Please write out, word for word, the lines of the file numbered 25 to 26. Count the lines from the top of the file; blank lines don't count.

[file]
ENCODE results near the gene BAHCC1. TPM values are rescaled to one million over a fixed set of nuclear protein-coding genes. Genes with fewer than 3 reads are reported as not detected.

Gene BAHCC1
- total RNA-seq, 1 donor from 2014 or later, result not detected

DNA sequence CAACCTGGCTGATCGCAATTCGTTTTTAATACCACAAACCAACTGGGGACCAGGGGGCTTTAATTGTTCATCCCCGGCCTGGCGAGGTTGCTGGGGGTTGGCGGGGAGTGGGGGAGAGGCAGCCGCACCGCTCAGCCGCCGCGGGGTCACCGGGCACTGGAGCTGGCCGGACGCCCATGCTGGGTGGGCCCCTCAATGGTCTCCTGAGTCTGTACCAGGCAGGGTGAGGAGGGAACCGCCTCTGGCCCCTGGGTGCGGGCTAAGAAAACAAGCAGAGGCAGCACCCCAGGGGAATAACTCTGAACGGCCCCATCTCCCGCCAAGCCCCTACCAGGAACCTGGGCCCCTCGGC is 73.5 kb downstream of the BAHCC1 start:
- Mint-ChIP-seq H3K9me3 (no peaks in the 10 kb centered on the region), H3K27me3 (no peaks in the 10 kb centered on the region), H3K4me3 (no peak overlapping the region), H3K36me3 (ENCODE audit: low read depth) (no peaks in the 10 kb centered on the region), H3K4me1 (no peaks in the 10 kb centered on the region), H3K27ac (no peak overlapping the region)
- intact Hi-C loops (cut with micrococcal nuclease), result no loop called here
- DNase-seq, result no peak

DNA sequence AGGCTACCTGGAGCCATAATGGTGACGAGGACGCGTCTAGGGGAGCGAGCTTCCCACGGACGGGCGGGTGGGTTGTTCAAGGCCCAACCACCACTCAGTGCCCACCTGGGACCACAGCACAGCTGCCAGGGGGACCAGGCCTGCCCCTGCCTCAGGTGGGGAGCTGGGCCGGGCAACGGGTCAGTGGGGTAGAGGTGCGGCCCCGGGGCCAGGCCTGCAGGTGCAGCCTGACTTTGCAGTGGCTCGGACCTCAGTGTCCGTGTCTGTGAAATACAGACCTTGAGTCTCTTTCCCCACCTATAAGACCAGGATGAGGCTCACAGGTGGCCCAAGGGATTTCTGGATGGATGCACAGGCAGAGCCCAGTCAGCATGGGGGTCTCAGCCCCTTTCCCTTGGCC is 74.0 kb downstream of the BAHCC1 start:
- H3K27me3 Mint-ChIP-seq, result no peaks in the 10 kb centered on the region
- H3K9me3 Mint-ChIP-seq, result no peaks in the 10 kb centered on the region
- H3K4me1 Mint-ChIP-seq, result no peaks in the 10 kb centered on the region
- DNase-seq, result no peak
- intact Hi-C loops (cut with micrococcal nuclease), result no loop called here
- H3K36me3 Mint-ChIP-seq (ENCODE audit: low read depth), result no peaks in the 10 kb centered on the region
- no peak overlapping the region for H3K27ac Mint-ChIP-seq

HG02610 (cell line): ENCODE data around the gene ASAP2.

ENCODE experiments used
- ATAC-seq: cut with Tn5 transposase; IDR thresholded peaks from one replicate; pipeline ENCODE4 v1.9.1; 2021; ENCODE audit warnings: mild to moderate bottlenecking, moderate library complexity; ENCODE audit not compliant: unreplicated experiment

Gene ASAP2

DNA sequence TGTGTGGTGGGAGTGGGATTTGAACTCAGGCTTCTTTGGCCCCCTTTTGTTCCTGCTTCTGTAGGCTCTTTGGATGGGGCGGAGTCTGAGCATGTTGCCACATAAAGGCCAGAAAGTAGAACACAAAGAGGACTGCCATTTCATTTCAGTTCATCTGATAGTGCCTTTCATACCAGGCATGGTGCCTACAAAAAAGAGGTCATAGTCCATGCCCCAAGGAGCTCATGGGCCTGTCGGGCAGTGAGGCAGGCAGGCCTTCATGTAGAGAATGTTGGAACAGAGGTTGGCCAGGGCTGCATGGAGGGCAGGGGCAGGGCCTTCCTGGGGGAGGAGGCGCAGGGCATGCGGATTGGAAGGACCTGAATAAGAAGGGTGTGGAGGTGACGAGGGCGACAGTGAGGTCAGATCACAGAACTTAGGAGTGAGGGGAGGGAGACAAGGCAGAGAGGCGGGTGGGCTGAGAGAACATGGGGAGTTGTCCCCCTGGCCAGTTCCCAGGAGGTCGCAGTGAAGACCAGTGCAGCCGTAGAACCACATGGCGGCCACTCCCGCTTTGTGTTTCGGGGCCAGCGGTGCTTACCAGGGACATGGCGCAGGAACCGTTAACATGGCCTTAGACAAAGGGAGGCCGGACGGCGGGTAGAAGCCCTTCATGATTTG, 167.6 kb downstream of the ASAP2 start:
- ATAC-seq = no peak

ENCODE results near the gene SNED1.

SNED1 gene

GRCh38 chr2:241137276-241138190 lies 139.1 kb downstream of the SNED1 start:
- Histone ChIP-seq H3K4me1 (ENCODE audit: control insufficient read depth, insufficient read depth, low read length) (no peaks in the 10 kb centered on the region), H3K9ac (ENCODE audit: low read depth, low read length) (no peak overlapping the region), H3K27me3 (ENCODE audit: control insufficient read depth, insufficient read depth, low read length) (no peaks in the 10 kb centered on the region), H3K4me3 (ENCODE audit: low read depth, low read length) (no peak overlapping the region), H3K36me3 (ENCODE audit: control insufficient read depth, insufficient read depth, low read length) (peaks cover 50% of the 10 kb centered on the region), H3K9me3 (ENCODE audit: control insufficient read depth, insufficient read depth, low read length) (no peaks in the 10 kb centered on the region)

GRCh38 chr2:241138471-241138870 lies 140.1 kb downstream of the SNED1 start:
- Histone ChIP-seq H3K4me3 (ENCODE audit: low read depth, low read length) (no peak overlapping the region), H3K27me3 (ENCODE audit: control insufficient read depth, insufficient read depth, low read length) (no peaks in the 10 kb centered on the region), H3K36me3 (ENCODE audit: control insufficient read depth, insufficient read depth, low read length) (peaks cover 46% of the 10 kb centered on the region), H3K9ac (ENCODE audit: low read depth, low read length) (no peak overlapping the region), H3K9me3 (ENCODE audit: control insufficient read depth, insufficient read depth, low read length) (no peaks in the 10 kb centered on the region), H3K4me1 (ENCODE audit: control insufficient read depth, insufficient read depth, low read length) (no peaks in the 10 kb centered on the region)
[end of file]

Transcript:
- Histone ChIP-seq H3K4me1 (ENCODE audit: control insufficient read depth, insufficient read depth, low read length) (no peaks in the 10 kb centered on the region), H3K9ac (ENCODE audit: low read depth, low read length) (no peak overlapping the region), H3K27me3 (ENCODE audit: control insufficient read depth, insufficient read depth, low read length) (no peaks in the 10 kb centered on the region), H3K4me3 (ENCODE audit: low read depth, low read length) (no peak overlapping the region), H3K36me3 (ENCODE audit: control insufficient read depth, insufficient read depth, low read length) (peaks cover 50% of the 10 kb centered on the region), H3K9me3 (ENCODE audit: control insufficient read depth, insufficient read depth, low read length) (no peaks in the 10 kb centered on the region)

GRCh38 chr2:241138471-241138870 lies 140.1 kb downstream of the SNED1 start: